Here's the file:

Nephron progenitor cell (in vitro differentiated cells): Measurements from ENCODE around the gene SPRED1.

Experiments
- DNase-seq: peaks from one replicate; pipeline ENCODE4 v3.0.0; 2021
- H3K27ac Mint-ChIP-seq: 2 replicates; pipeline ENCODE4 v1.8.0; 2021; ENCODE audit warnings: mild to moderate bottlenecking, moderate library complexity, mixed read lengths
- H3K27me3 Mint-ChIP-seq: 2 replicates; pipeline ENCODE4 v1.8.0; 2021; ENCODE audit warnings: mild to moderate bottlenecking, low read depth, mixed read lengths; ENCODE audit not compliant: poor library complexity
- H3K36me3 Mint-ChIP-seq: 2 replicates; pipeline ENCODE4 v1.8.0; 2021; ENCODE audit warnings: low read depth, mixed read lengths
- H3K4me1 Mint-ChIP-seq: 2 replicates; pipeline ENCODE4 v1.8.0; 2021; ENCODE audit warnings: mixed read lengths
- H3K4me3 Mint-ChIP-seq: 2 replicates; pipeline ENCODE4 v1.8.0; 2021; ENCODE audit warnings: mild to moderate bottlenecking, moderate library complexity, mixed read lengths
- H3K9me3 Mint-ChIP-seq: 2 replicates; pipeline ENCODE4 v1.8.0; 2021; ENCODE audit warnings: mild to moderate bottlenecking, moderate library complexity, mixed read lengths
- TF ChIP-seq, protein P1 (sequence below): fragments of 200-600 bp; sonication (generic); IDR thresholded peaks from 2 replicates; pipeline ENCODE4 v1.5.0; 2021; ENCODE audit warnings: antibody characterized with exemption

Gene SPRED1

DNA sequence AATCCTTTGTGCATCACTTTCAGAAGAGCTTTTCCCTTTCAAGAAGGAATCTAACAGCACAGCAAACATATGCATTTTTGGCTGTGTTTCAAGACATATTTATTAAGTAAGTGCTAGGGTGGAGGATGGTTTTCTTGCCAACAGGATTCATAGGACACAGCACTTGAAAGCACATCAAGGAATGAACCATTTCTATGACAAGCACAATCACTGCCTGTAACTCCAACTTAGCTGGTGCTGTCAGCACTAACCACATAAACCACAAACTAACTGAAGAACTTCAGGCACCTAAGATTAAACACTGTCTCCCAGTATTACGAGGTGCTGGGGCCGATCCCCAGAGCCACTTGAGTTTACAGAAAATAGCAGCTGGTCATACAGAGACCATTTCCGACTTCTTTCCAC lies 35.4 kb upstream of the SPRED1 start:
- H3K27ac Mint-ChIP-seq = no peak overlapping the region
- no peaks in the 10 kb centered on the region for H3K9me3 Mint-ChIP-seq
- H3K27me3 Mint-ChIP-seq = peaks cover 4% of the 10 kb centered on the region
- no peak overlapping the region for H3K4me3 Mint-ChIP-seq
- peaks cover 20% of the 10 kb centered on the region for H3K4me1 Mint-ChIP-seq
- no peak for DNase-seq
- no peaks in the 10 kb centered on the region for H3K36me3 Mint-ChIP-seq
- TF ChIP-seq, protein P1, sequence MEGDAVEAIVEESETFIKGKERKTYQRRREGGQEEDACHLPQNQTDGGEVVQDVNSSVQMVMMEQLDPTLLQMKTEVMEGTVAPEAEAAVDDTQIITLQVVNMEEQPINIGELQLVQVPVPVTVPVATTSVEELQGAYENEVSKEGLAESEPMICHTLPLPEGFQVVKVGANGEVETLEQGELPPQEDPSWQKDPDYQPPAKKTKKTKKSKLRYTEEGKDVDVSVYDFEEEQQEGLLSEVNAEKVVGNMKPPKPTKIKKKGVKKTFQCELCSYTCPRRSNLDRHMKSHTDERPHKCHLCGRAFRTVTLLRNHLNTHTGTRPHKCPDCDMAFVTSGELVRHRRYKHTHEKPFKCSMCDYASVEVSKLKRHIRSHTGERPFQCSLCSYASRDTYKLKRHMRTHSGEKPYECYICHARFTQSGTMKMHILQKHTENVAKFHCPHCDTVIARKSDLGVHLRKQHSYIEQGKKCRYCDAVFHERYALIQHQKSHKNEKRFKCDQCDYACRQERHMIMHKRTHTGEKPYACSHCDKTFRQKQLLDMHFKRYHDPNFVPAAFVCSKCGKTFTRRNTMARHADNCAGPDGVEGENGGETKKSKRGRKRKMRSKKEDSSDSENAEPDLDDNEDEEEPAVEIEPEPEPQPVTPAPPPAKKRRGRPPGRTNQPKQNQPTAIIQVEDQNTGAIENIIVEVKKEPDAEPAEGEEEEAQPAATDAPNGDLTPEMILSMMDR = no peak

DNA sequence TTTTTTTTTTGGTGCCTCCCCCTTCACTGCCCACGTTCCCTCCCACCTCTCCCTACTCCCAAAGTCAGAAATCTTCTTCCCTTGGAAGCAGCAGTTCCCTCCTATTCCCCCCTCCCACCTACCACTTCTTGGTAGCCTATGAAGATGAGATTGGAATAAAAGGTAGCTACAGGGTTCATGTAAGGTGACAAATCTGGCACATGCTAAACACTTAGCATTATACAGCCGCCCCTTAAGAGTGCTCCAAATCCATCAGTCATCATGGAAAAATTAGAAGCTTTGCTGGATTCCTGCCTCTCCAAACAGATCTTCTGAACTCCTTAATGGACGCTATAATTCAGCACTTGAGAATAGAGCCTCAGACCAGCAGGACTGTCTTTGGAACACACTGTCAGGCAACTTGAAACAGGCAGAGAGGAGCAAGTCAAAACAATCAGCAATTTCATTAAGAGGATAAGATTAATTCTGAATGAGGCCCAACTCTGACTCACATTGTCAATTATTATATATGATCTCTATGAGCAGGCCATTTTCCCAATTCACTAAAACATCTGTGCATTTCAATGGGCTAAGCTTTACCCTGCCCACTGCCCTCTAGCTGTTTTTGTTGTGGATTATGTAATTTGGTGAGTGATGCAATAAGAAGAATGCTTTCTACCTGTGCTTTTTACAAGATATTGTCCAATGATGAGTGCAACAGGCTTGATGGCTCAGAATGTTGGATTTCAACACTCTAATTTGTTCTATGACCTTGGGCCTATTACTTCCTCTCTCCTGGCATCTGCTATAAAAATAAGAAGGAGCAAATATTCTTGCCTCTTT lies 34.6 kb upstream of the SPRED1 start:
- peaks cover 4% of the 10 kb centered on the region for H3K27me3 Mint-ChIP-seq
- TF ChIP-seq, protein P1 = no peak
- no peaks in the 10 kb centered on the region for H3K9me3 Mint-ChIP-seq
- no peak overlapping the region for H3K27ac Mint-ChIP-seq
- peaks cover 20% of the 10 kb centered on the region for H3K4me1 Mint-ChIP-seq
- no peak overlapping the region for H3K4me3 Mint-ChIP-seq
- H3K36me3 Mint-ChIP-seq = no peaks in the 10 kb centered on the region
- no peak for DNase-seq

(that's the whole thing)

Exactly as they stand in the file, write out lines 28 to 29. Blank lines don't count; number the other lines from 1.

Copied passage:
- H3K36me3 Mint-ChIP-seq = no peaks in the 10 kb centered on the region
- no peak for DNase-seq